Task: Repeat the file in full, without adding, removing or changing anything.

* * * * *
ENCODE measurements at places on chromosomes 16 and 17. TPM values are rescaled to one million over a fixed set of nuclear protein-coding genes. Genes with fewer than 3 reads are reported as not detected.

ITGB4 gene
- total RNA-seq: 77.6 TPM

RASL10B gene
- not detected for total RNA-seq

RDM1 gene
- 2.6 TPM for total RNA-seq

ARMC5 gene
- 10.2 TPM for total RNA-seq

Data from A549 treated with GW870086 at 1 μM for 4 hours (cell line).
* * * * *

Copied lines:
ENCODE measurements at places on chromosomes 16 and 17. TPM values are rescaled to one million over a fixed set of nuclear protein-coding genes. Genes with fewer than 3 reads are reported as not detected.

ITGB4 gene
- total RNA-seq: 77.6 TPM

RASL10B gene
- not detected for total RNA-seq

RDM1 gene
- 2.6 TPM for total RNA-seq

ARMC5 gene
- 10.2 TPM for total RNA-seq

Data from A549 treated with GW870086 at 1 μM for 4 hours (cell line).